The BiFab management informed trade unions on 13 November that there was no money to pay the wages of their staff. Problems that led BiFab to being a few steps away from going into administration have emerged from a dispute over payments with Seaway Heavy Lifting (SHL), who awarded BiFab with the fabrication of 26 Beatrice jacket foundations.
This is according to GMB Scotland, a Scottish arm of the UK trade union that got into the matter to protect the BiFab workforce, who informed that people working for the company had been told on 12 November to report to work as normal, while the next day GMB was told that the company has no money left to pay its workers’ wages due to the cash flow problem with SHL.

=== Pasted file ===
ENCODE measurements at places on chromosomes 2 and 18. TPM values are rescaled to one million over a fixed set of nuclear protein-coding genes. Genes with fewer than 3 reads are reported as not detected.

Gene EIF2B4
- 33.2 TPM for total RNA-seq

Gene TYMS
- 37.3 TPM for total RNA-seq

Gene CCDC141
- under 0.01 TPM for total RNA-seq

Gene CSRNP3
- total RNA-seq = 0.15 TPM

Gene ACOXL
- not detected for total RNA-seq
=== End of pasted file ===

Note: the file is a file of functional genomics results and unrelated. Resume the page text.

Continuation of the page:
On the evening of 13 November, GMB urged the Scottish Government and industry stakeholders to pull together and battle for BiFab, since a total of 1,400 jobs – both direct and in the supply chain – are under threat.
Gary Smith, GMB Scotland Secretary, said: “Everyone with an interest in these workers, their communities and the welfare of the Scottish economy must pull together now and the Scottish Government must lead this effort. This is a viable workforce and these are viable yards – important strategic assets – and they stand ready and able to help deliver the future of Scottish manufacturing. Letting these workers and their communities go under is not an option.”
BiFab’s GBP 100 million contract with SHL, secured in 2016, has been sustaining employment at the Burntisland and Methil yards in Fife and also at Arnish on the Isle of Lewis.
“We’ve got to battle for BiFab,” Smith stressed.
Offshore WIND contacted Seaway Heavy Lifting for a statement on the matter on 14 November, with the company still left to respond.